Politics Divide, Beer Unites

A tentative hypothesis.

The title of this post is a little axiom I’ve repeated for a dozen-odd years. It occurred to me in juxtaposition to the writing I had been doing in the mid-aughts, which was tilted heavily toward politics. It seems almost quaint now, but after several years it started to feel like that world was getting toxically personal and petty. I actually started this blog so I would have something positive and uncontroversial to write about when I wasn’t discussing tax rates.

What I came to understand about beer over the coming years, as it slowly supplanted politics in my writing, was that it has an ancient lineage—at least 13,700 years—of performing a critical social function. Beer is an intoxicant. At low levels of consumption, it creates a sensation of conviviality and human connection. But its mind-altering capacity also creates a magical, transcendent state of mind, so it’s been used in connection with that other great social uniter, religion. For these many millennia, people have used it as a social glue, as an element of ritual, as a simple, warming tipple to share with friends. Unlike spirits or wine, the beverage itself can’t be separated from the social dimension of drinking it, and so when we talk about “beer,” we’re really talking about community. The depths of beer plunge right to the foundation of culture. (It has a dark side, true, but let’s leave that aside for this discussion.)

Contrast that with politics, which at base is a fight over who gets to set the rules. That’s true whether we’re talking about warring kings or voting citizens. It’s a zero-sum proposition: only one person/group wins the keys to the government, and those in opposition lose. Even in relatively sedate modern democracies, every election is the moment when voters choose who will make the rules for the next two or four years, and elections have serious, sometimes life-altering consequences. The structure of politics, the will to power, creates inevitable divisions, tribalism, and can lead to oppression, torture, and death—or at the very least hurt feelings and resentment. And that creates the energy for a counter-reaction, and the wheel keeps on turning. The paradox in democracies is that elections are the things that holds a society together, but also the stressor that may tear it apart. Unless there are some mediating forces.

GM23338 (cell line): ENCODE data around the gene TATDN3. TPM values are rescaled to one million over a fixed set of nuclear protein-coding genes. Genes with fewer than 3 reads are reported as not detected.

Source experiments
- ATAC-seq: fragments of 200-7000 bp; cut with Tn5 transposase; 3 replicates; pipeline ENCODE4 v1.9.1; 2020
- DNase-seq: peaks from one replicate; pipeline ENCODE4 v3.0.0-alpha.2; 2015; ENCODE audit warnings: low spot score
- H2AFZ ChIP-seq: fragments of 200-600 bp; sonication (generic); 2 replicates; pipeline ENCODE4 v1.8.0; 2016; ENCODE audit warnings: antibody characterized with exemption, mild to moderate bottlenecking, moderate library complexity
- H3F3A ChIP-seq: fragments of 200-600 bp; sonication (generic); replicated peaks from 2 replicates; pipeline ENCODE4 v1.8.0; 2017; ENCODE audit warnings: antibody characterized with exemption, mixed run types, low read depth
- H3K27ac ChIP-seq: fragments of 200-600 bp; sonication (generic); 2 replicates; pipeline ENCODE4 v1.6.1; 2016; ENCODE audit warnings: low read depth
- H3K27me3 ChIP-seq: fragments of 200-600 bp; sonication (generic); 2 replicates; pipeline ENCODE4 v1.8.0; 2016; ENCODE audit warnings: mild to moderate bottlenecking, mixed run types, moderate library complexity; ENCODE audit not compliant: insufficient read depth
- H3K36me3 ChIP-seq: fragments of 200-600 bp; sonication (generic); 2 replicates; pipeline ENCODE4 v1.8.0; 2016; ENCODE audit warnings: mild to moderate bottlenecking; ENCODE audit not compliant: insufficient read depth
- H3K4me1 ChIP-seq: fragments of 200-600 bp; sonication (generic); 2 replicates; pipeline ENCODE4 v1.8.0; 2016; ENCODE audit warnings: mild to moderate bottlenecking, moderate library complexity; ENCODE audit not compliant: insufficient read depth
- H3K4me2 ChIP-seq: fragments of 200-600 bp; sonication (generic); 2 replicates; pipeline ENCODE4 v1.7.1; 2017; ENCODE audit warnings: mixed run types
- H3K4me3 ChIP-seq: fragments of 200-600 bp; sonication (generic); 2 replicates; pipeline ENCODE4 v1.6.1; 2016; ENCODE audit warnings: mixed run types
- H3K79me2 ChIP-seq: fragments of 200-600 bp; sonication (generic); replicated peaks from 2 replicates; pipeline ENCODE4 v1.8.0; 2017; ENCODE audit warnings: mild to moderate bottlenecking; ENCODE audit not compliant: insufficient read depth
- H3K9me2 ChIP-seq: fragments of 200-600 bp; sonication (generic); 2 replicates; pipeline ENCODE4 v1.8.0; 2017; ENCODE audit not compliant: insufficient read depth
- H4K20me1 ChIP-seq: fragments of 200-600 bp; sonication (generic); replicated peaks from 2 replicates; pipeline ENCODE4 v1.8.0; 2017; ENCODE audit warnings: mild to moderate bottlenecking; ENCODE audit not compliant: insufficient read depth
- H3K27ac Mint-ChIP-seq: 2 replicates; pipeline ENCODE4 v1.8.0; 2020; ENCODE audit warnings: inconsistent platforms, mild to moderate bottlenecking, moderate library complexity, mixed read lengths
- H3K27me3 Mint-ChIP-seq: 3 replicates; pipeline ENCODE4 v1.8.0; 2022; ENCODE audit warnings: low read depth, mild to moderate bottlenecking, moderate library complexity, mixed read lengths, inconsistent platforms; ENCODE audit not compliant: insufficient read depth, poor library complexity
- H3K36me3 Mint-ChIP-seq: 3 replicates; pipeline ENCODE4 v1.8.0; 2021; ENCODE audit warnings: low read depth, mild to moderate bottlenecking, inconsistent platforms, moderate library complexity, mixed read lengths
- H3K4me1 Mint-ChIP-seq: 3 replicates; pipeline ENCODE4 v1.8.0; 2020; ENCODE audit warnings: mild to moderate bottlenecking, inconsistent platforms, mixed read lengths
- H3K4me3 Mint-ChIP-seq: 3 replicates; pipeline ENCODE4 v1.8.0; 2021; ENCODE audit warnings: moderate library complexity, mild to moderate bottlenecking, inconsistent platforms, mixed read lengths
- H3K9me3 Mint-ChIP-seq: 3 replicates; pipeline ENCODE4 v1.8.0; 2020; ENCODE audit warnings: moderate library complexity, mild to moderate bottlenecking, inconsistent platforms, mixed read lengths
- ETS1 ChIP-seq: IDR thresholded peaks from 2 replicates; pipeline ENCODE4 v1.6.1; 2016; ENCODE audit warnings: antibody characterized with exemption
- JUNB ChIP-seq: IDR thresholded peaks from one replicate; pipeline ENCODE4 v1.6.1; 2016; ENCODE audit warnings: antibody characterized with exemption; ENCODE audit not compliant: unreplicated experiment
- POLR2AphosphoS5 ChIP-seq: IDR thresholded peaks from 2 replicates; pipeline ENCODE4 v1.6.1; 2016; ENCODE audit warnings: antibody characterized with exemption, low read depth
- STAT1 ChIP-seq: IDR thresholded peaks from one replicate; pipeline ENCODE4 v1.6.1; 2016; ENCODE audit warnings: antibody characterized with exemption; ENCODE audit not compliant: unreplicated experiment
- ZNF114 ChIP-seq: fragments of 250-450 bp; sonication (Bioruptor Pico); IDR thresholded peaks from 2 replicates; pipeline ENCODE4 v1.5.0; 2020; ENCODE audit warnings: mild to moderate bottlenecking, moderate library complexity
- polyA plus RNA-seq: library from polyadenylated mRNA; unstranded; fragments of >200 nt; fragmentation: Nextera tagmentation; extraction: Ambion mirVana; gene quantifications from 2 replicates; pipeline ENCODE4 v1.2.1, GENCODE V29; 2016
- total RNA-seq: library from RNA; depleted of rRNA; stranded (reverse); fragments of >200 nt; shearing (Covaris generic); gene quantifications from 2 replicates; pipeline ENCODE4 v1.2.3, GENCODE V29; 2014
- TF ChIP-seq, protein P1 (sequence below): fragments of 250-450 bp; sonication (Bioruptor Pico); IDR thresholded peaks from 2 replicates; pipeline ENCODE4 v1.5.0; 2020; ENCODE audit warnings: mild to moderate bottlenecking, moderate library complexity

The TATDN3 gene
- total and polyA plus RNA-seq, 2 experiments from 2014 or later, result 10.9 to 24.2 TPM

I have just returned from a Buddhist retreat, so I’m feeling all generous-spirited and warm. (If history is any guide, this won’t survive the week, so I had better get this off my chest quickly.) I was a little dismayed to see beer Twitter was fractious and tetchy when I booted it up after five days. I suppose this is not surprising. Americans in general are fractious and tetchy these days, and so we should expect it to bleed into beer. But since I am feeling optimistic and since it is the week of GABF, I’d like to repeat this old axiom, dinged and dented though it may be. Beer has the capacity to be that mediating force, and in my perhaps rosy-lensed vision, is.

Beer is a pleasant, gastronomically-versatile little beverage. Because we’re human, we can make it controversial (ownership! kids in pubs! hazy IPAs! glitter! prices!), but ultimately it’s just not. It’s tasty, fun to drink, and provides an opportunity for diverse groups of people to come together and find common ground in their own humanity. When you consider the myriad expressions of human culture, very, very few have this capacity or the near-universal appeal beer does. It is, or can be, an antidote to our divisions. We may disagree about whom the devil is (Trump? Pelosi?), but by God we can agree this IPA kicks ass.

Politics divide, beer unites. Right?


MeditationJeff Alworth